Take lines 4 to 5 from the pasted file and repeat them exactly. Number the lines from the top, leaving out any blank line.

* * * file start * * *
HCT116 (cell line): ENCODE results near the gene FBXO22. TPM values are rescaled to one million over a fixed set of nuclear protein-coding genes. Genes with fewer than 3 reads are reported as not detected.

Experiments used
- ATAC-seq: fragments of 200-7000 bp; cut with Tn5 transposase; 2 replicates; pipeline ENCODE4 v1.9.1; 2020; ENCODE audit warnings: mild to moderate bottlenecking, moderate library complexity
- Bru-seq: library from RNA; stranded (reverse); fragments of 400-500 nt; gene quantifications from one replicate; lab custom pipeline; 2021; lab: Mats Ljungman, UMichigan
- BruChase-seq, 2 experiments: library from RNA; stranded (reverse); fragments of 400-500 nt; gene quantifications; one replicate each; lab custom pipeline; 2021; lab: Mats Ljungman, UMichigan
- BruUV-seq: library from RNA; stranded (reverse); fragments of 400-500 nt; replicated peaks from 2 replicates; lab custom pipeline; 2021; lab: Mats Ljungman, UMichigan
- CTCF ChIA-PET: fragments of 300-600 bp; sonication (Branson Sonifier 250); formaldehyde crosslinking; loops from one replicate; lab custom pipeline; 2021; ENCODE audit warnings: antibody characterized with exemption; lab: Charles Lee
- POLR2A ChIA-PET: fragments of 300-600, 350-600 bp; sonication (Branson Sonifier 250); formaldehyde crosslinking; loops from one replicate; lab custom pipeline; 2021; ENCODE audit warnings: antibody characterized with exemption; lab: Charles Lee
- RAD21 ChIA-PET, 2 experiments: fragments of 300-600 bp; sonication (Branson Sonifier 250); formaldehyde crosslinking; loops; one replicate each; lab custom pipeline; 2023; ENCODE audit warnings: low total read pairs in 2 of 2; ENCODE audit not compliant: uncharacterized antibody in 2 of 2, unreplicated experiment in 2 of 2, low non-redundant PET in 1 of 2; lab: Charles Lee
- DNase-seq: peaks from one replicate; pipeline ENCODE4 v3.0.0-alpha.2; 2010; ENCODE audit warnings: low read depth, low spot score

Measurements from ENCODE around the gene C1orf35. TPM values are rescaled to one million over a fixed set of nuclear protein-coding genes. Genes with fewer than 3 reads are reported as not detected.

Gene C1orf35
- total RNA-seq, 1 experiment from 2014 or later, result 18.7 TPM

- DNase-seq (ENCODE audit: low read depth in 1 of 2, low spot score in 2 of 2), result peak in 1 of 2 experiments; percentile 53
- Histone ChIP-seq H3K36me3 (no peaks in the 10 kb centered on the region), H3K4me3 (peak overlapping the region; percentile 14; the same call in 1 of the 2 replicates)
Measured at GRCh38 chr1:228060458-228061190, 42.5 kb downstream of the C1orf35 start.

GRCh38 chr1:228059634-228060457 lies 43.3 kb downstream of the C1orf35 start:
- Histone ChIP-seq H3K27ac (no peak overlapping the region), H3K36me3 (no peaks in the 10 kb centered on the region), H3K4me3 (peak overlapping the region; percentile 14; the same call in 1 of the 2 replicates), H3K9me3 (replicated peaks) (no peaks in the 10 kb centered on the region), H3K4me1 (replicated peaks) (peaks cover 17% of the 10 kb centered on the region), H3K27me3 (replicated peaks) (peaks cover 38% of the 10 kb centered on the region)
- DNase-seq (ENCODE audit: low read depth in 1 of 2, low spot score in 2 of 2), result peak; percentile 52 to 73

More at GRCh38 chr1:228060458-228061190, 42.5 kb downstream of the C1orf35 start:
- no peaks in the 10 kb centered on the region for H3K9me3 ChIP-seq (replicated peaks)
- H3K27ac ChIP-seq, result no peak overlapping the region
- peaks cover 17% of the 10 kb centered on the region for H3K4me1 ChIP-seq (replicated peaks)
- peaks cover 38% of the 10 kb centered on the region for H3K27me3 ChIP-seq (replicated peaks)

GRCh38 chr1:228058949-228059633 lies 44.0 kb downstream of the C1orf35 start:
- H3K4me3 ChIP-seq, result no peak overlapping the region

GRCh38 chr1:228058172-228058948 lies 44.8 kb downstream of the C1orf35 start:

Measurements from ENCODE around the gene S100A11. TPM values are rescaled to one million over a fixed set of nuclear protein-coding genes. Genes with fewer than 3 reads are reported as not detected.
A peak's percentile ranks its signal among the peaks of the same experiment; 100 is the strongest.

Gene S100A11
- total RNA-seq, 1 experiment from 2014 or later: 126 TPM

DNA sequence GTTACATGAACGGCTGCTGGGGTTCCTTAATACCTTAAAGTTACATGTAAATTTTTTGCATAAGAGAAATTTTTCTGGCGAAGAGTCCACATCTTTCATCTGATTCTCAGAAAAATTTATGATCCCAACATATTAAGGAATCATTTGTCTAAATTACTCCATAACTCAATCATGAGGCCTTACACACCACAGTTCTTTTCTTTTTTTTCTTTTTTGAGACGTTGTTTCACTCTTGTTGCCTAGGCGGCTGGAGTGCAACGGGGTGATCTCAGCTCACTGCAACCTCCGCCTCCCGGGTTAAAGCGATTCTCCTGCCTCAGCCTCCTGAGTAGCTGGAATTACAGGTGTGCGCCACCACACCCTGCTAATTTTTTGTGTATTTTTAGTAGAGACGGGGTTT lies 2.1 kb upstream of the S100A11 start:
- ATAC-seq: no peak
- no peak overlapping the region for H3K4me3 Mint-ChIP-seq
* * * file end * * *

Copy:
- Bru-seq: library from RNA; stranded (reverse); fragments of 400-500 nt; gene quantifications from one replicate; lab custom pipeline; 2021; lab: Mats Ljungman, UMichigan
- BruChase-seq, 2 experiments: library from RNA; stranded (reverse); fragments of 400-500 nt; gene quantifications; one replicate each; lab custom pipeline; 2021; lab: Mats Ljungman, UMichigan